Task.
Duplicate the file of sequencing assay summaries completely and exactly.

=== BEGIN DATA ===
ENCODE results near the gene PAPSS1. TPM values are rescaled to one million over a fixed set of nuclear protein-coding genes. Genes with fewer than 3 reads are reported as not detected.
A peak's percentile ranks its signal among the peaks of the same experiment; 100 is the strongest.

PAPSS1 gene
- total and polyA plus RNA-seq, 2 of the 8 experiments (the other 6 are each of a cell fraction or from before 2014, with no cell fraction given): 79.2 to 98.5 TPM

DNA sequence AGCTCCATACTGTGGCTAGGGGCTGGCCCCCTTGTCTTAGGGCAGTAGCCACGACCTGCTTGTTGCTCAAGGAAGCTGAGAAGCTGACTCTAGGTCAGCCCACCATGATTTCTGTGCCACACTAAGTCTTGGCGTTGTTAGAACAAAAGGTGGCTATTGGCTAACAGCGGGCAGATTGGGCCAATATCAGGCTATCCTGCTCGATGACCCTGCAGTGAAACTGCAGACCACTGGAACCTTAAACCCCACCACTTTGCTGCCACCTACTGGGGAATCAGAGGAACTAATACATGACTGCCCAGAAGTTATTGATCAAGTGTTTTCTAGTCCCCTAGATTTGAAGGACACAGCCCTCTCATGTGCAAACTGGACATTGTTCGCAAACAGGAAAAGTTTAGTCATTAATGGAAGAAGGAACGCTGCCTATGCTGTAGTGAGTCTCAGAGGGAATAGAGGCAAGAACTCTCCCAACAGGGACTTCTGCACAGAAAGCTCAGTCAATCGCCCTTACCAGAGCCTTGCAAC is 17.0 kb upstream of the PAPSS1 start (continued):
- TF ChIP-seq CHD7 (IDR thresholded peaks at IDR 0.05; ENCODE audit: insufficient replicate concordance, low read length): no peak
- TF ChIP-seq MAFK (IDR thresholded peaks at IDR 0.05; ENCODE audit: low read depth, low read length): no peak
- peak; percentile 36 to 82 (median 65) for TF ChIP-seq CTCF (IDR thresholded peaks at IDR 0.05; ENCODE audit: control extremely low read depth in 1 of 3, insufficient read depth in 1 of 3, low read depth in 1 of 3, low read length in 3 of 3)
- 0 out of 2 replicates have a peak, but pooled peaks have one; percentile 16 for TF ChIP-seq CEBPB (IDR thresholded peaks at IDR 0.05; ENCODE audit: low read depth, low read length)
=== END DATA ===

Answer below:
ENCODE results near the gene PAPSS1. TPM values are rescaled to one million over a fixed set of nuclear protein-coding genes. Genes with fewer than 3 reads are reported as not detected.
A peak's percentile ranks its signal among the peaks of the same experiment; 100 is the strongest.

PAPSS1 gene
- total and polyA plus RNA-seq, 2 of the 8 experiments (the other 6 are each of a cell fraction or from before 2014, with no cell fraction given): 79.2 to 98.5 TPM

DNA sequence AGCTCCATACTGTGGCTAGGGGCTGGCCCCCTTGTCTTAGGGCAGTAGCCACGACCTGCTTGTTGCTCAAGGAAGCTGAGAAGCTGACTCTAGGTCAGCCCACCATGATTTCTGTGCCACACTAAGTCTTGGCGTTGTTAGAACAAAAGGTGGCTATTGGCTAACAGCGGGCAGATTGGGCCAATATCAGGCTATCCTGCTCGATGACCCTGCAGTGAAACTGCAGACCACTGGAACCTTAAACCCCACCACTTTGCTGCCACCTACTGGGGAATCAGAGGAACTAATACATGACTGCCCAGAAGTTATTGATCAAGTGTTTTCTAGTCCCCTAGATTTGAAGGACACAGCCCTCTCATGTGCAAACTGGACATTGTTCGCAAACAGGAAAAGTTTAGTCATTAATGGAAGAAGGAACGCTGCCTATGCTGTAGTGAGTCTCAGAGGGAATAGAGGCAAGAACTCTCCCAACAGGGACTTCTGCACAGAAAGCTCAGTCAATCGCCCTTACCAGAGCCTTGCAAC is 17.0 kb upstream of the PAPSS1 start (continued):
- TF ChIP-seq CHD7 (IDR thresholded peaks at IDR 0.05; ENCODE audit: insufficient replicate concordance, low read length): no peak
- TF ChIP-seq MAFK (IDR thresholded peaks at IDR 0.05; ENCODE audit: low read depth, low read length): no peak
- peak; percentile 36 to 82 (median 65) for TF ChIP-seq CTCF (IDR thresholded peaks at IDR 0.05; ENCODE audit: control extremely low read depth in 1 of 3, insufficient read depth in 1 of 3, low read depth in 1 of 3, low read length in 3 of 3)
- 0 out of 2 replicates have a peak, but pooled peaks have one; percentile 16 for TF ChIP-seq CEBPB (IDR thresholded peaks at IDR 0.05; ENCODE audit: low read depth, low read length)